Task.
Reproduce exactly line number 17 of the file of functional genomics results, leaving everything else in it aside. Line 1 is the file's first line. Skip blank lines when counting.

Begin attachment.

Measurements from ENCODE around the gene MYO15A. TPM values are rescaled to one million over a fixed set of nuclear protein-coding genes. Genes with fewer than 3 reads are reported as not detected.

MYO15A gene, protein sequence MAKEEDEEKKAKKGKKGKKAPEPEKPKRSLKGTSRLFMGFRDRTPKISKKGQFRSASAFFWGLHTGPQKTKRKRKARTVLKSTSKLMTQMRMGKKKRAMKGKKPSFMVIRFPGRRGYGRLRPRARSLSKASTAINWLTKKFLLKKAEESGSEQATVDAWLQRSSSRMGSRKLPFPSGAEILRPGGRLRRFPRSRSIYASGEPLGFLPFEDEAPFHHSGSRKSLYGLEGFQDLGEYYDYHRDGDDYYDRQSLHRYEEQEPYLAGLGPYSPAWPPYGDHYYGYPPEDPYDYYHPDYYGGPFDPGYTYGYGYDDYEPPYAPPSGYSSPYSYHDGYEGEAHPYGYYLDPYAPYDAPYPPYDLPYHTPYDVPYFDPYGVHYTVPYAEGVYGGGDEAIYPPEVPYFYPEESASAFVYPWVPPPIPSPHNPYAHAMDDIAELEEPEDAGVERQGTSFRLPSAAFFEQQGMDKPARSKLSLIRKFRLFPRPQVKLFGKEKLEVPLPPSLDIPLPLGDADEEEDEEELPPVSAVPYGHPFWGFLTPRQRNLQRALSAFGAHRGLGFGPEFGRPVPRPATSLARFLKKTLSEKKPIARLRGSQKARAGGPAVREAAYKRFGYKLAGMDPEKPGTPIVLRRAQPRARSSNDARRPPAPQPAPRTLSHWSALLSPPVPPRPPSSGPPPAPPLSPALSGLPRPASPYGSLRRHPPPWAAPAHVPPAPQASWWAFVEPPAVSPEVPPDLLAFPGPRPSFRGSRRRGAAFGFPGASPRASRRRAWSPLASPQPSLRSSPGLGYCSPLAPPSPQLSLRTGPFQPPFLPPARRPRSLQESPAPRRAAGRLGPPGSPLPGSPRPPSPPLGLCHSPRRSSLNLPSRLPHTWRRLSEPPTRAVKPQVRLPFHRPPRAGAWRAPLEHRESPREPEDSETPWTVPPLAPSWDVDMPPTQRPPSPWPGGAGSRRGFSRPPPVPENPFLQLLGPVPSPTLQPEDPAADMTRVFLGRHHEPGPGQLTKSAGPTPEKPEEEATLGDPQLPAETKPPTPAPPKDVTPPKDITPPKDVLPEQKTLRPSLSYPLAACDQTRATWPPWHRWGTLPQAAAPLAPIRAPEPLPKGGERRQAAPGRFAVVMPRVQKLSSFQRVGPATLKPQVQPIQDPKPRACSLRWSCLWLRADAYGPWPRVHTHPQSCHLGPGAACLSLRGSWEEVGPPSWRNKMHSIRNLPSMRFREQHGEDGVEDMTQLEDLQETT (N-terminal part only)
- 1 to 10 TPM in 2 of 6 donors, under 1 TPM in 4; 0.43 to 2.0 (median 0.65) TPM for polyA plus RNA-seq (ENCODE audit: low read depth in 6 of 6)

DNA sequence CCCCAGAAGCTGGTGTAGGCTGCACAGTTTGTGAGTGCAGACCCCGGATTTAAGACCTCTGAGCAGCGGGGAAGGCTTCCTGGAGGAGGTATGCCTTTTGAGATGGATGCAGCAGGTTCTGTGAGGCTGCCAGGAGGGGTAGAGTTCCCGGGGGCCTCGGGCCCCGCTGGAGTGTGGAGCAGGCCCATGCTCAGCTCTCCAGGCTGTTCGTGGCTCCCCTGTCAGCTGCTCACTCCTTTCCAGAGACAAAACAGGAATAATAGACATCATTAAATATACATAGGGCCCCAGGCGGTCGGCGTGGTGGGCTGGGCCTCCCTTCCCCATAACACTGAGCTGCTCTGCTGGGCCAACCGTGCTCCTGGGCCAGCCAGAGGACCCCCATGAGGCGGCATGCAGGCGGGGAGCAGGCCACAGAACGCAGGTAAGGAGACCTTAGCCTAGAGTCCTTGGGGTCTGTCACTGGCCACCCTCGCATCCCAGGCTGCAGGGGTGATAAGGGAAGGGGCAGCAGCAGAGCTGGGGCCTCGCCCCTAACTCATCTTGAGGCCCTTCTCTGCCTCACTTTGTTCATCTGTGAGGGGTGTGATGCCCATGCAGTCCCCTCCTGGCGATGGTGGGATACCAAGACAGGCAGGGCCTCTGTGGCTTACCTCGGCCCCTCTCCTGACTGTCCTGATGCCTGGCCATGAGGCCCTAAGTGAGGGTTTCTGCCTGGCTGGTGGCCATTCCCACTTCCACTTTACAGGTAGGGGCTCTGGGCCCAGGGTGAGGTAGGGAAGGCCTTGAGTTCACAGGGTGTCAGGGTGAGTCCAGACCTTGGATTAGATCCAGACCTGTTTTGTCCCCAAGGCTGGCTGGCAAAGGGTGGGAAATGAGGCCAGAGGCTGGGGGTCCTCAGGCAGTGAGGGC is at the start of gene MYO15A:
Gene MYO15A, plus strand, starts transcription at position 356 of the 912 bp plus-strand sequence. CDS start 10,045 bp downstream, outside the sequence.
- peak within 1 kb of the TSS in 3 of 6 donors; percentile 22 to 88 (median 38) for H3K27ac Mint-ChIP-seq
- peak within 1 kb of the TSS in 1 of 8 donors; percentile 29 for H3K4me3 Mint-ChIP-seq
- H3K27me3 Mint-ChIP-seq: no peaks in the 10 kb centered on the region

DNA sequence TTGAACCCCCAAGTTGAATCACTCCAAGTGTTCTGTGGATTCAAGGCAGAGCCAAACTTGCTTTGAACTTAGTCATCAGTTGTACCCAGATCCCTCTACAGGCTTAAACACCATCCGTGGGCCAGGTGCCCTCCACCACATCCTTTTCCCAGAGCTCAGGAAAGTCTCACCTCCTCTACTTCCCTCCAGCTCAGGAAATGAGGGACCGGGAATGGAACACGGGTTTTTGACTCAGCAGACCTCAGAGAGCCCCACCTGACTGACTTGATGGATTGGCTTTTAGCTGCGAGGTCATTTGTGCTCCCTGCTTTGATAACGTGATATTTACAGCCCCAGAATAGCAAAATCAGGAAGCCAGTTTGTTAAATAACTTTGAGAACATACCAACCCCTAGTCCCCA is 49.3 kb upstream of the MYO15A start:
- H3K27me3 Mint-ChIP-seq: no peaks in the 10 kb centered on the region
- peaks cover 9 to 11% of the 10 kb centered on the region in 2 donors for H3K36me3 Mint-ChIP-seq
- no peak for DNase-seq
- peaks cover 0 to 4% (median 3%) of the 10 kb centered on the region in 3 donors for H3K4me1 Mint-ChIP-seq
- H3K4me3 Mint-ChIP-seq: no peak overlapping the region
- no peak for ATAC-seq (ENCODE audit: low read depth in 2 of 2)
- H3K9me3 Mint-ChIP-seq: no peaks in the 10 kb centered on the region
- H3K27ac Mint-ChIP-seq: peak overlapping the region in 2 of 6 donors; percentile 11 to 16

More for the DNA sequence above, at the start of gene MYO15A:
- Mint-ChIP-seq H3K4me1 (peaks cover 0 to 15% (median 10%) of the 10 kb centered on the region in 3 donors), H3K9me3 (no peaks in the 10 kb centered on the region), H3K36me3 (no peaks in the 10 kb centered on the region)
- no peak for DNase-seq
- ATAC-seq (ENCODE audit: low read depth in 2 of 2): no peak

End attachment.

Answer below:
- H3K27ac Mint-ChIP-seq: peak overlapping the region in 2 of 6 donors; percentile 11 to 16